The review recommends that the government can best support organizations by providing the tools to evaluate the strength of evidence and data on what works. This allows leaders and managers to choose practices with proven impact, and to stop spending time and money on frivolous or counterproductive initiatives. The review also recommends that the government can also help employers better understand their legal duties in light of recent rulings.

The Government is considering introducing a presumption against external EDI spending and increasing ministerial scrutiny of EDI spending, while streamlining EDI and HR training processes, with the aim of capturing value for taxpayers. The Government notes this report and will draw on the relevant findings as part of our own review.


The report can be viewed here

The purpose of this report is to enable organizations to put evidence at the heart of decisions about electronic data interchange. It calls on organizations to be able to demonstrate through data that their EDI policies and practices genuinely increase diversity of thought and experience, enhance opportunity and belonging, and represent value for money.

The review was based on academic research, business surveys, and case studies on good and bad electronic data interchange practices.

Through its review of the latest evidence and data, the committee developed a framework for employers that includes five criteria for success:

  • Collect evidence systematically and comprehensively
  • Review interventions and processes regularly
  • Putting evidence into practice
  • – Widening diversity of thought and experience
  • – Restore the importance of clear performance standards, high-quality professional training, and excellent management
See also  Conflict in Ukraine casts a shadow over Duchess Camilla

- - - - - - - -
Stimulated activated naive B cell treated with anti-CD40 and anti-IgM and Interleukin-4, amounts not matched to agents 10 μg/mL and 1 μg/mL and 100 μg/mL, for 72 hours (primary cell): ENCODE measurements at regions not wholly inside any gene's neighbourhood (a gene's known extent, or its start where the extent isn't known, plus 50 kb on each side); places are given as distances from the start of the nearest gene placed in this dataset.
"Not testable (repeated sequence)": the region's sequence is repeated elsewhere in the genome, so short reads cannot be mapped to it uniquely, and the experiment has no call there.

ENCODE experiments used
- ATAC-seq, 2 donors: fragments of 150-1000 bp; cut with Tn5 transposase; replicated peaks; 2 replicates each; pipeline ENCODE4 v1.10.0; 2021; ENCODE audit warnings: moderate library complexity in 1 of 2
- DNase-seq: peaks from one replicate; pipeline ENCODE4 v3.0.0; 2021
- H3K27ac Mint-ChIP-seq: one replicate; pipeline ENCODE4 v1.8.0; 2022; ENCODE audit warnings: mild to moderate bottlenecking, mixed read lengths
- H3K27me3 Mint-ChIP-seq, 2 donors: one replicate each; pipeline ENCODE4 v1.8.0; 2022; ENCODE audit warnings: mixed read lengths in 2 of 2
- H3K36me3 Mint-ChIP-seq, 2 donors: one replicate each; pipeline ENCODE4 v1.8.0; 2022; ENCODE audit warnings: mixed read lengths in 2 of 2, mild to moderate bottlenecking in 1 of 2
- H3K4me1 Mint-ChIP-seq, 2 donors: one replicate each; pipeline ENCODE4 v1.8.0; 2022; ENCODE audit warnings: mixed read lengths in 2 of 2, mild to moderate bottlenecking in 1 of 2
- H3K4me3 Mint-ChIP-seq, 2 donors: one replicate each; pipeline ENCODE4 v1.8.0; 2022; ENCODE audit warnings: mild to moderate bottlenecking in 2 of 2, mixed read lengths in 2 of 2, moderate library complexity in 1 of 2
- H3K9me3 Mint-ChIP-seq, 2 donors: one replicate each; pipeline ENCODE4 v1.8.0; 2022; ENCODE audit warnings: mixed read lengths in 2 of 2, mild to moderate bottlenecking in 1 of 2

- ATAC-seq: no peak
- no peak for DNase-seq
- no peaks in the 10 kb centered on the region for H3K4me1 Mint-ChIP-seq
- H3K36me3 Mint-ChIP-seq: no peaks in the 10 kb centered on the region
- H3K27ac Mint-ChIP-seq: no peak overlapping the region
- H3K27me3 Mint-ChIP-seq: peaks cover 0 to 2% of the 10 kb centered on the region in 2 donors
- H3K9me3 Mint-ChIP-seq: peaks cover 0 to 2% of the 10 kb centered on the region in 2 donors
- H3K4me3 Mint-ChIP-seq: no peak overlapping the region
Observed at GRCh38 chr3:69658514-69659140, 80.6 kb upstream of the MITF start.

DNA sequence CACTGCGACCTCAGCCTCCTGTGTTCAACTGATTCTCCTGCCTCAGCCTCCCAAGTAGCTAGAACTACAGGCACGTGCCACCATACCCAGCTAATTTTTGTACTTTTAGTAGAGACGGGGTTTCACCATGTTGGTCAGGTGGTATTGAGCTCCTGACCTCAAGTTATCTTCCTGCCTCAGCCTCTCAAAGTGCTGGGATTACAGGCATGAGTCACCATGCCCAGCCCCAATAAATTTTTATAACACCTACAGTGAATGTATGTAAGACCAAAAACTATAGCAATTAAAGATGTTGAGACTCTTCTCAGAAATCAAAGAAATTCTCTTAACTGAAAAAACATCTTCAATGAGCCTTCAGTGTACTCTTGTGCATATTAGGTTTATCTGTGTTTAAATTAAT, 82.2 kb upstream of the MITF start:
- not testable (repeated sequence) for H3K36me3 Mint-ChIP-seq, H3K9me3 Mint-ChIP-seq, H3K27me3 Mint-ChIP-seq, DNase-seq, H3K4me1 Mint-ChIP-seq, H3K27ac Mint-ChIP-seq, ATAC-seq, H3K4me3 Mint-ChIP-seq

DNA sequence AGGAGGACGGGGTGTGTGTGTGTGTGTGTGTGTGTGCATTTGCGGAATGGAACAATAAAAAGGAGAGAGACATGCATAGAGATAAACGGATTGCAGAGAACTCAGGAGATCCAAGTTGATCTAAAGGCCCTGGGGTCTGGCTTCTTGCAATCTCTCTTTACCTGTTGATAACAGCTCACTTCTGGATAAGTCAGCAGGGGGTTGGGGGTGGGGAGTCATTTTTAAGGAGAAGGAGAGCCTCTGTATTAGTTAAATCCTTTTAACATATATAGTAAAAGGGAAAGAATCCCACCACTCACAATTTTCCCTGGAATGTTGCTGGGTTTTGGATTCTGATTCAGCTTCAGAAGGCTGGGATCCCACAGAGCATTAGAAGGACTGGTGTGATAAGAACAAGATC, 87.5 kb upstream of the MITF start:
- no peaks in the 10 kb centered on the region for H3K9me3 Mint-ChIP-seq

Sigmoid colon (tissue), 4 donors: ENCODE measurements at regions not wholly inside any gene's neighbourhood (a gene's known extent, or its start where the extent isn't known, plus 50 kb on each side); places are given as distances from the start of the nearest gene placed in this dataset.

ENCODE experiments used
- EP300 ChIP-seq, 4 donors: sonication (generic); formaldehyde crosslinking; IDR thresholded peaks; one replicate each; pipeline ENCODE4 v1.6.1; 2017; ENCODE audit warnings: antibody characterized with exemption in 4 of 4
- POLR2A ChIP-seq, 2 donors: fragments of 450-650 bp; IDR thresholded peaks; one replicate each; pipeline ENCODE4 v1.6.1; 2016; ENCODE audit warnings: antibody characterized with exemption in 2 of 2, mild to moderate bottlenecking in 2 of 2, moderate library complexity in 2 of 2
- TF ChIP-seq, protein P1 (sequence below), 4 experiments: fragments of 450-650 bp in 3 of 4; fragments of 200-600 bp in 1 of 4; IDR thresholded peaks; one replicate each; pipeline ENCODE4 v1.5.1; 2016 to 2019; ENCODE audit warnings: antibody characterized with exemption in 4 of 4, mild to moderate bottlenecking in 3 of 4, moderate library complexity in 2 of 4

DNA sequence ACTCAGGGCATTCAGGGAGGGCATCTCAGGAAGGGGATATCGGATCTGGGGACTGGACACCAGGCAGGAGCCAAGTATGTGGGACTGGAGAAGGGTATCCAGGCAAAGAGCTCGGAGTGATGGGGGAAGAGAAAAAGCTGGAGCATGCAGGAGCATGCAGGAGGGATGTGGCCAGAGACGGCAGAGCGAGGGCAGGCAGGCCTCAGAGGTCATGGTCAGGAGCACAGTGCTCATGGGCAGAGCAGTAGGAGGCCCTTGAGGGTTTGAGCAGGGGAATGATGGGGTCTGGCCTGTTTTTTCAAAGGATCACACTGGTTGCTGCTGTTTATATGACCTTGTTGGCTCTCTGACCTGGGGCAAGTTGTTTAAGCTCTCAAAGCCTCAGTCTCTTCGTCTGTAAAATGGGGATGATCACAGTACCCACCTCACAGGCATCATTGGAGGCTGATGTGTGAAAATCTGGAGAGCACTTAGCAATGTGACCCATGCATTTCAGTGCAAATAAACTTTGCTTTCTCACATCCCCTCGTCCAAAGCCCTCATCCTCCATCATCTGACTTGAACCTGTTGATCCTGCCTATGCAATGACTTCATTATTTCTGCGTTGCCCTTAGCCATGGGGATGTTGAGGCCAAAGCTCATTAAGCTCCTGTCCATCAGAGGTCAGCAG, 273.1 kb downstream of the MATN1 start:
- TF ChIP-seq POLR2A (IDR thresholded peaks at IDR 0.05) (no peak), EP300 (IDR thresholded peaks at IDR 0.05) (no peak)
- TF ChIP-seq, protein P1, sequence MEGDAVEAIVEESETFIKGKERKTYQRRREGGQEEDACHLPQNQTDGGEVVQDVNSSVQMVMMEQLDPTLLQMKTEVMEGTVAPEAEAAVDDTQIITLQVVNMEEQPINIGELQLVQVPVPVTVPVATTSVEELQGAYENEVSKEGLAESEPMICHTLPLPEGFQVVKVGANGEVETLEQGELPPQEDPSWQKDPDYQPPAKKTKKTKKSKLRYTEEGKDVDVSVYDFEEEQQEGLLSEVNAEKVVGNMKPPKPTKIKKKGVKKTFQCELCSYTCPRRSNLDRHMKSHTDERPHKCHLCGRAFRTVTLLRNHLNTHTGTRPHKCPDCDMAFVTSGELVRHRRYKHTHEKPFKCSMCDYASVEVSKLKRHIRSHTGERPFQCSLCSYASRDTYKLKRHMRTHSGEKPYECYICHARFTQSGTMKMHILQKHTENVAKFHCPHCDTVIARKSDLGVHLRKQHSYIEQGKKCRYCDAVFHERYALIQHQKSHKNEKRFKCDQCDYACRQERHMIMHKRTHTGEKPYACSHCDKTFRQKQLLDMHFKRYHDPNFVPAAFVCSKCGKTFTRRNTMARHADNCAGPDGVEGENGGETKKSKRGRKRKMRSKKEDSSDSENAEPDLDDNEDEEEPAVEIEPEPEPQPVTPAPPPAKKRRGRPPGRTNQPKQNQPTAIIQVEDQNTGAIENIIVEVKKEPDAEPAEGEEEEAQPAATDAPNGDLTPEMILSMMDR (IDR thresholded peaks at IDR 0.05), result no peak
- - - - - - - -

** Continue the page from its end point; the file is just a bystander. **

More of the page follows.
Committee members

  • Pamela Dow (President), Chief Operating Officer, Civic Future
  • Barry Ginley, CEO of Tamstone Consulting, specializes in disability and inclusion
  • Amma O'Cansey, UK Head of Diversity and Inclusion at BNP Paribas
  • Ashley Ramrachia, Founder and CEO of the Academy
  • Emer Timmons, Co-Chair of Leaders as Change Agents
  • Nick Walker, Program Director, Government Skills and Curriculum Unit
  • Marcus White, founder of Zyna Search
  • Dennis Woolf MBE, Co-Chair of Leaders as Change Agents

Committee advisor

  • Professor Iris Pont is Professor of Business and Government at Harvard Kennedy School

Matthew Percival, Director of the Future of Work and Skills at the CBI, said:

“Companies invest in diversity and inclusion because they recognize its potential to support company performance and growth. They want their investments to have the biggest positive impact possible, so they will welcome the prospect of an improved evidence base that can help them make informed choices.

The Work Inclusion Commission was a commitment in the landmark UK Comprehensive Action Plan. The government's landmark comprehensive strategy – led by the Minister of Women and Equality – identified 74 steps the government will take to address unfair disparities, promote equal opportunities, and encourage ambition.

Last April, Kemi Badenoch announced that we had completed 32 actions – including publishing the first-ever guidance to help employers measure racial pay gaps in the workforce in a rigorous way – and would publish a final progress update report on the actions remaining in the jump.